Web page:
And the age of the few American retail guns that do end up in cartel hands suggests that these weapons were stolen, or sold on the black market, years after their legal sale in the United States and [thus] were not intentionally trafficked to Mexico through straw purchases.

The friendly brief added that many of the firearms being used to kill Mexican citizens “originate in China or Eastern Europe … [and] many more were left behind in Vietnam.” In addition, wrote the state AGs:

In the future, it's likely (and unfortunate) that American guns abandoned in will also find their way to Mexican drug cartels.…


This is hardly the fault of American gun manufacturers. That some of their guns made it into the hands of Mexican cartels is the result of American foreign policy failures, [and] not decisions by American gun manufacturers.

The brief reminded the court of appeals that the ATF must also be held responsible for some of those guns showing up in Mexico:

Take, for example, William Newell.


In 2007, Newell served as the Special Agent in Charge of the ATF's Phoenix Field Office. While there, Newell initiated a program called “Wide Receiver.” The program encouraged gun dealers to sell firearms to individuals they knew to be straw purchasers for the cartels.


Newell and the ATF told gun store owners that they would track the firearms after their sale, trace them back to the cartels, and intercept them before they could be used in a crime.


But when officials in the Bush Administration began asking about the program, the Phoenix ATF office immediately shut it down.


Newell failed to deliver on his promise to track the guns, and instead put 300 firearms into cartel hands.


Newell tried again under the Obama Administration in a program called “Fast & Furious.” This time, the ATF and Department of enthusiastically endorsed the program, which again encouraged gun dealers to sell firearms to straw purchasers for the cartels.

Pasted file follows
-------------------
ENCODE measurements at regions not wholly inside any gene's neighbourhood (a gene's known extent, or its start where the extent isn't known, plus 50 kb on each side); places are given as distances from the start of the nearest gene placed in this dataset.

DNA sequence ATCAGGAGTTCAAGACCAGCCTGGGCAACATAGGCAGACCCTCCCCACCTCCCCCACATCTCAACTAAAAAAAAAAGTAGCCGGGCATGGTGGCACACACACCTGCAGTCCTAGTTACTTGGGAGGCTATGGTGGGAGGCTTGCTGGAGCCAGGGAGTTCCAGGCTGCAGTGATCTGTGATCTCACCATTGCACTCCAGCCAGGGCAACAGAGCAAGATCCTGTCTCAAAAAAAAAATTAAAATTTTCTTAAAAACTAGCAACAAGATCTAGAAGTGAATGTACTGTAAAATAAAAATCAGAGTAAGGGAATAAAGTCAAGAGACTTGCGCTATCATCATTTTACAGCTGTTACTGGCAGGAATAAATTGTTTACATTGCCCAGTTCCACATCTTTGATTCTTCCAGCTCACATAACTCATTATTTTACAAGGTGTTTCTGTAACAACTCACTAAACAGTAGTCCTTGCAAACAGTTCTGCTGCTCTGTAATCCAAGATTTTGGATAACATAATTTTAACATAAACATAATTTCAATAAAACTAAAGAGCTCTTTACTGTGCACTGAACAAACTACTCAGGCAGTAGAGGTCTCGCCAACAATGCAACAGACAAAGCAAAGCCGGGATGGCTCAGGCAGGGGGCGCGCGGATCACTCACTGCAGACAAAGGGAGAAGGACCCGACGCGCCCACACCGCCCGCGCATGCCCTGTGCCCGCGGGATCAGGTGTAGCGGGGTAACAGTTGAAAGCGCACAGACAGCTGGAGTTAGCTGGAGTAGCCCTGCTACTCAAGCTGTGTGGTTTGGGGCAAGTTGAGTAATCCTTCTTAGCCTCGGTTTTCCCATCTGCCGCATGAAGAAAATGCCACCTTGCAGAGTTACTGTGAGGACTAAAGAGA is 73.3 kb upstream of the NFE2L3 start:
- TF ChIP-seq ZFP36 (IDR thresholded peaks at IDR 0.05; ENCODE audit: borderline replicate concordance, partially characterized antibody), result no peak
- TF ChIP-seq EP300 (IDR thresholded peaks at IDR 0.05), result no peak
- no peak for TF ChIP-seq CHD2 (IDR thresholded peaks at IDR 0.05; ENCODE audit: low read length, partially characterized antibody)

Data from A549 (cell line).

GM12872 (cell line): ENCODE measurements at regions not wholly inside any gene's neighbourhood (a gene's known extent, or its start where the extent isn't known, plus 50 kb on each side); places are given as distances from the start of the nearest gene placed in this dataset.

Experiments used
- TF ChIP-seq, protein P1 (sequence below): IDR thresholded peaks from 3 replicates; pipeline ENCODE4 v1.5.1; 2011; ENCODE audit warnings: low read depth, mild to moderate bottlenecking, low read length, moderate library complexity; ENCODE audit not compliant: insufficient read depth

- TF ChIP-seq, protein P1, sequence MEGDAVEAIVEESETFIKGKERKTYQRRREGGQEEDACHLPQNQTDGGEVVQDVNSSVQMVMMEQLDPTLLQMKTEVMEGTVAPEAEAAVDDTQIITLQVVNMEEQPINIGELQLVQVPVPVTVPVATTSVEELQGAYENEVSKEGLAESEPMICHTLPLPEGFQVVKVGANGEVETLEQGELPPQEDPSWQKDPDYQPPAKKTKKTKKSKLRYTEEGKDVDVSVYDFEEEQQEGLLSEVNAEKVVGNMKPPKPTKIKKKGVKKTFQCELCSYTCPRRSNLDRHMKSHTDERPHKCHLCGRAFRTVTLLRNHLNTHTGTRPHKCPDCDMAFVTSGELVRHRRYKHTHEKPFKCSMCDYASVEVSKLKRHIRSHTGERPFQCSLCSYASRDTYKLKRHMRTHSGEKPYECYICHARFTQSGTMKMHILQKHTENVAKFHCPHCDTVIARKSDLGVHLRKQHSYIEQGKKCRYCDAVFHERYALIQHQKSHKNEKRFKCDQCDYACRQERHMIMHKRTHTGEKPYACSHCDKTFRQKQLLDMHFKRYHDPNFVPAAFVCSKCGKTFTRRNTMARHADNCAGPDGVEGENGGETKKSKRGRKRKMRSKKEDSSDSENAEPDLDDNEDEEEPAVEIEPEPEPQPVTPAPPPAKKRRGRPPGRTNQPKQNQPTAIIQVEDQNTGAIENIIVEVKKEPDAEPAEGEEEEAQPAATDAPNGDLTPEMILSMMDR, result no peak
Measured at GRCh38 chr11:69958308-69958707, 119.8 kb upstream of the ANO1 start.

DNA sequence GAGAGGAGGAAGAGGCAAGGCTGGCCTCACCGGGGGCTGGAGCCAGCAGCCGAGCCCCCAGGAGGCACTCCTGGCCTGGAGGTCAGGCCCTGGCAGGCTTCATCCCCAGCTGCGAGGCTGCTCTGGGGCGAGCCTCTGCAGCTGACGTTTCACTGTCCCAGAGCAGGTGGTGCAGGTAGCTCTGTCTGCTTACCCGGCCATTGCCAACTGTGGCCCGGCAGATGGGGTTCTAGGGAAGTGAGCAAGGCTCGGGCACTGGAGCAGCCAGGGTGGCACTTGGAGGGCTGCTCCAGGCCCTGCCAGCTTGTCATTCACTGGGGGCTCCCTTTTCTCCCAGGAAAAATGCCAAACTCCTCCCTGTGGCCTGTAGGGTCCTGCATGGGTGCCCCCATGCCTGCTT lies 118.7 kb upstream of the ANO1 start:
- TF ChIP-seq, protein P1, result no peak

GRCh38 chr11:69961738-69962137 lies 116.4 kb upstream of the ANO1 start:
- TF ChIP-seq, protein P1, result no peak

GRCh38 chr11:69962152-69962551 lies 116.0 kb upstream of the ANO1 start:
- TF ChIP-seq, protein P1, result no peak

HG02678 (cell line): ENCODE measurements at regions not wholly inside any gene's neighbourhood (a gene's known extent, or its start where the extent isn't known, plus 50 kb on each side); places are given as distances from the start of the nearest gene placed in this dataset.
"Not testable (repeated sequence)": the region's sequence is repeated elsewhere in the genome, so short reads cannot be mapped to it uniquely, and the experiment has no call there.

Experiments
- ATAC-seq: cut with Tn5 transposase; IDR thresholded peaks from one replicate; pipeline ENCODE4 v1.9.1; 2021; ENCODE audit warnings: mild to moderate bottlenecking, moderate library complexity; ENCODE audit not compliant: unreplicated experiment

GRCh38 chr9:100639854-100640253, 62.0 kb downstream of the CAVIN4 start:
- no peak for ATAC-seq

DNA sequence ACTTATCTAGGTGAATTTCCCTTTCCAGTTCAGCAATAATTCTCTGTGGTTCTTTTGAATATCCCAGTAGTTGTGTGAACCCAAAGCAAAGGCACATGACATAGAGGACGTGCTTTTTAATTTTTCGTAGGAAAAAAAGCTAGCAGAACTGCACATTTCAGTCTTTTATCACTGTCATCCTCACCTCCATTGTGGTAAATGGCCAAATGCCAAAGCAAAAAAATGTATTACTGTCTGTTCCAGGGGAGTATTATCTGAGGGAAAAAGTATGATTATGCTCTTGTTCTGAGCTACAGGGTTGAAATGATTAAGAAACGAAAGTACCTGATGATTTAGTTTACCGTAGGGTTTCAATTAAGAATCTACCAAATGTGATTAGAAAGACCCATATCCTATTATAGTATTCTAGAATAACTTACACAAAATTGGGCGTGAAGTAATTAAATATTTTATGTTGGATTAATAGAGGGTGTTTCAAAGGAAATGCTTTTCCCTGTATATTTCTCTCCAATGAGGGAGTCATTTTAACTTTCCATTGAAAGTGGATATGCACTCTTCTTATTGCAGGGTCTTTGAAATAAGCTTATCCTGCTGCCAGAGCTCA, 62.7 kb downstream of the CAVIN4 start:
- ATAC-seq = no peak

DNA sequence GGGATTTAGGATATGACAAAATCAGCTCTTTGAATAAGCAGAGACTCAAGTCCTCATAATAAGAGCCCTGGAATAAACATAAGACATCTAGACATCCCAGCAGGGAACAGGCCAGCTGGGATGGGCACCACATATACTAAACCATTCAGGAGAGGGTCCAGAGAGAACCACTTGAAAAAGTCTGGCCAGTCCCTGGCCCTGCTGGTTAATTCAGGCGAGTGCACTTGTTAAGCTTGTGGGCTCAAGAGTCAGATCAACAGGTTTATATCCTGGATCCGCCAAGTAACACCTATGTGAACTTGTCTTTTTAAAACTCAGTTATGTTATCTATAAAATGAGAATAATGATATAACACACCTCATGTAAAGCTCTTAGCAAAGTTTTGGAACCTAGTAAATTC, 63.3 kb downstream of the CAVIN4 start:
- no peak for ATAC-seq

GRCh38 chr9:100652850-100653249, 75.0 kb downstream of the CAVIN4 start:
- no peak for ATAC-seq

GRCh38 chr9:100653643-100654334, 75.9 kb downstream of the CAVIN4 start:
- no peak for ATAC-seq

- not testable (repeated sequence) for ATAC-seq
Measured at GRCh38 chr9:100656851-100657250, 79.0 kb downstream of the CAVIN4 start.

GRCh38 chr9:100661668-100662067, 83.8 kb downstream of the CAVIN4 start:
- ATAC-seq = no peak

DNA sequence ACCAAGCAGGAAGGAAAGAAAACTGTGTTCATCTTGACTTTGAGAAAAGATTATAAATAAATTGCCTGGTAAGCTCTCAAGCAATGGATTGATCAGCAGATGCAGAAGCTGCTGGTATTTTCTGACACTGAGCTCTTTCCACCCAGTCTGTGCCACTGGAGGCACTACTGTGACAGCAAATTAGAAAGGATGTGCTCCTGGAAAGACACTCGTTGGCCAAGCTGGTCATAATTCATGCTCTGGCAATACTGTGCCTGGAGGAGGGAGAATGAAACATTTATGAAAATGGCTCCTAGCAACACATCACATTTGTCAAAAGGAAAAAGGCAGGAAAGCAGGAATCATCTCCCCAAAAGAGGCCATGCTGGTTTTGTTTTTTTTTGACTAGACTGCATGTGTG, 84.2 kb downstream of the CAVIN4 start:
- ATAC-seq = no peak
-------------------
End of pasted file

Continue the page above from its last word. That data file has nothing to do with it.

Once again, ATF failed to track the guns after they left gun stores.


After more than a year of facilitating gun sales to Mexico, Newell orchestrated the delivery of over 2,000 weapons to the cartels that were used in over 200 homicides—including the murder of a U.S. Border Patrol Agent.


ATF has never offered a viable explanation for how they planned to prevent the guns from being used by the cartels and the incompetence on display in Fast & Furious has been widely ridiculed.


The Mexican government has stated that it wishes to extradite the ringleaders of Fast & Furious for trial in Mexico. But so far, the United States has declined to do so or to bring charges against them in the United States.


In fact, the United States has promoted many of these individuals—including Newell—within the ATF.

The amicus brief concluded that “Mexico's lawsuit rests on a legal theory that is unsupported by fact or law. This Court should affirm the [lower court's decision] and dismiss all claims against Defendants.”

This article could, and should, end here.

But anti-gun, anti-Second Amendment lawyers are considering the case as an opportunity to “clarify” the situation through international law that would override Congress. William S. Dodge, a Martin Luther King, Jr. professor of law at the University of California at Davis, editor of the Transnational Litigation Blog, and former counselor to the U.S. Department of State on international law, wrote: “Nothing in U.S. or international law prevents foreign plaintiffs (including foreign governments) from suing U.S. defendants in U.S. courts, even for harm that occurred abroad.”

Another, Leila Nadya Sadat, a professor of international law at Washington University, opined: “It is perhaps not impossible to hope that some combination of state, federal, foreign, and international law will permit some regulation of the gun violence epidemic at home and abroad.”

So, the war against guns and their ownership by sovereign citizens of the United States, as guaranteed by the Second Amendment to the U.S. Constitution, remains under . If the appeals court affirms the lower court's decision to dismiss Mexico's frivolous but dangerous lawsuit against U.S. gun-makers, there will be another one right behind it, limited only by the imagination of anti-gun lawyers seeking not justice or a reduction in gun violence — but the elimination of firearms privately held by American citizens.